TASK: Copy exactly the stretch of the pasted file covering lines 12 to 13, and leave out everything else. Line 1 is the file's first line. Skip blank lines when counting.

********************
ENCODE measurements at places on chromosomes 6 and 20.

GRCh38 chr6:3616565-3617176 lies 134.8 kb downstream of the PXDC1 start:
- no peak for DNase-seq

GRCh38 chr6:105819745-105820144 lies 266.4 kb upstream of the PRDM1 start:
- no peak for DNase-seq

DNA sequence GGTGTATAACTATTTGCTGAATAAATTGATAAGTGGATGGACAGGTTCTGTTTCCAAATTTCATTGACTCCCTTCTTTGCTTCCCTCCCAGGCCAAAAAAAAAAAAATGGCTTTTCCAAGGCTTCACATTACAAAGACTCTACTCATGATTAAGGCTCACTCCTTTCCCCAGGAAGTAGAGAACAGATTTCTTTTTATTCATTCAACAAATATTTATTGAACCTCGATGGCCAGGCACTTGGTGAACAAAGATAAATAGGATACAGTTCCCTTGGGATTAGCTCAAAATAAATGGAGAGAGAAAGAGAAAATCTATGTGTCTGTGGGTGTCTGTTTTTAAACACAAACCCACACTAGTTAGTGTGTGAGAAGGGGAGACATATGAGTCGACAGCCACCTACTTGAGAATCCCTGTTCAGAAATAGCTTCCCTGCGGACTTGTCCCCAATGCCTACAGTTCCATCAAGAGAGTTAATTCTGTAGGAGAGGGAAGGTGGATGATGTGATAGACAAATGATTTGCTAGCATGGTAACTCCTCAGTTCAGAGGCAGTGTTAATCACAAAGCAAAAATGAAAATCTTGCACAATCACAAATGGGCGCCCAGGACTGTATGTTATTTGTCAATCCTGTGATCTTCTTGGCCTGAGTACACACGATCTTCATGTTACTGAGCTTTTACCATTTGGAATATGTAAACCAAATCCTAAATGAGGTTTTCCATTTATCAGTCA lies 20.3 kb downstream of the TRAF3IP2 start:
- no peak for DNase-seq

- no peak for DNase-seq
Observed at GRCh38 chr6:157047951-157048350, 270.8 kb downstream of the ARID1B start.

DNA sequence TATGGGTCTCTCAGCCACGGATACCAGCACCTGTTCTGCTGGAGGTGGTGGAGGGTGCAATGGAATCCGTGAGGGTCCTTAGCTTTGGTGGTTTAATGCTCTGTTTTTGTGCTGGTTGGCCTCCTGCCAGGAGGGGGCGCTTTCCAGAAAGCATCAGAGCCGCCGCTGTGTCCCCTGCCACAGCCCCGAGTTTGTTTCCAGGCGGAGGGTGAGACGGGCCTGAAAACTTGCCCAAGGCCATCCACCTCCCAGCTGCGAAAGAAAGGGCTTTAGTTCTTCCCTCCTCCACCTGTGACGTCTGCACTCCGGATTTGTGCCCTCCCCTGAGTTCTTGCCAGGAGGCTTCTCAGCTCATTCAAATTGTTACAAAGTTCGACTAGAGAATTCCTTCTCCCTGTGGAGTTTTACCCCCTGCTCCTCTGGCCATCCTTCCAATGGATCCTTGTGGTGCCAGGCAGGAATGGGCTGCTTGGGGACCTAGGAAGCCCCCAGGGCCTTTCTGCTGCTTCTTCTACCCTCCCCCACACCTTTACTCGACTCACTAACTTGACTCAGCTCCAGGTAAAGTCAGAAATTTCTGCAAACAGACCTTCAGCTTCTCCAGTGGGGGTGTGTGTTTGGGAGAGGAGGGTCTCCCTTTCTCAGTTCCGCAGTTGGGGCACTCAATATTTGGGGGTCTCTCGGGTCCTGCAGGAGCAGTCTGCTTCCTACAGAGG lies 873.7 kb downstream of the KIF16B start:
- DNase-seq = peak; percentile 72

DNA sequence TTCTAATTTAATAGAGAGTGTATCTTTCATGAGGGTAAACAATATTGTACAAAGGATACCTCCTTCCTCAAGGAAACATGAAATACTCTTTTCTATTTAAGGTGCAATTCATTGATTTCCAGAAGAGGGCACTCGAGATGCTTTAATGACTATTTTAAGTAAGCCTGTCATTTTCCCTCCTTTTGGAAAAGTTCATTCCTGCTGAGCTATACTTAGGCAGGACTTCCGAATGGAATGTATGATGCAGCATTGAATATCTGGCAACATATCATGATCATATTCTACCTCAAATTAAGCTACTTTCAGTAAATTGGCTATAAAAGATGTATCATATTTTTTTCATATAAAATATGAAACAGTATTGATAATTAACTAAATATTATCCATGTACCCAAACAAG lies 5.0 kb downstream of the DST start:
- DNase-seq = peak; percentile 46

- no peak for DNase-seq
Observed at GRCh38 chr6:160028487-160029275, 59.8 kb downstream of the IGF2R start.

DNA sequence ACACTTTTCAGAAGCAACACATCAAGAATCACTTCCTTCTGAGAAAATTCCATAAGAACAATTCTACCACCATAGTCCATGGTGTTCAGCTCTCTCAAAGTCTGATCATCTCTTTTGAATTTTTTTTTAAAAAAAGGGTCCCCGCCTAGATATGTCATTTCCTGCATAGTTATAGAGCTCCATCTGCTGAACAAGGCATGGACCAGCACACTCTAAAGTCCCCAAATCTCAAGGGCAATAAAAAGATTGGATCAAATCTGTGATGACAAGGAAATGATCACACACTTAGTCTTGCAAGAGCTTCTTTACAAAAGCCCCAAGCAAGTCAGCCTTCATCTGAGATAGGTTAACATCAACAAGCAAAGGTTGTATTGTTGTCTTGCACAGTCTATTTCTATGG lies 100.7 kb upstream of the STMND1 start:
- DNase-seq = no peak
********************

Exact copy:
DNA sequence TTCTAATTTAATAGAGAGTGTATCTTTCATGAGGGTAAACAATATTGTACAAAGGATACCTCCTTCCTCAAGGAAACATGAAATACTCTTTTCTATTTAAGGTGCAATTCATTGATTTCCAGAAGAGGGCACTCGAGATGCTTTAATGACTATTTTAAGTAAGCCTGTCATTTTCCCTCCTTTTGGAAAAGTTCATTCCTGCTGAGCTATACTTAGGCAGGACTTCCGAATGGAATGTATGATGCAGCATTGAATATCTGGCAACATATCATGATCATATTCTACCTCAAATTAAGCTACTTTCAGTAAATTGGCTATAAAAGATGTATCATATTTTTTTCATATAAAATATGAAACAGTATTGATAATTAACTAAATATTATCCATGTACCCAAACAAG lies 5.0 kb downstream of the DST start:
- DNase-seq = peak; percentile 46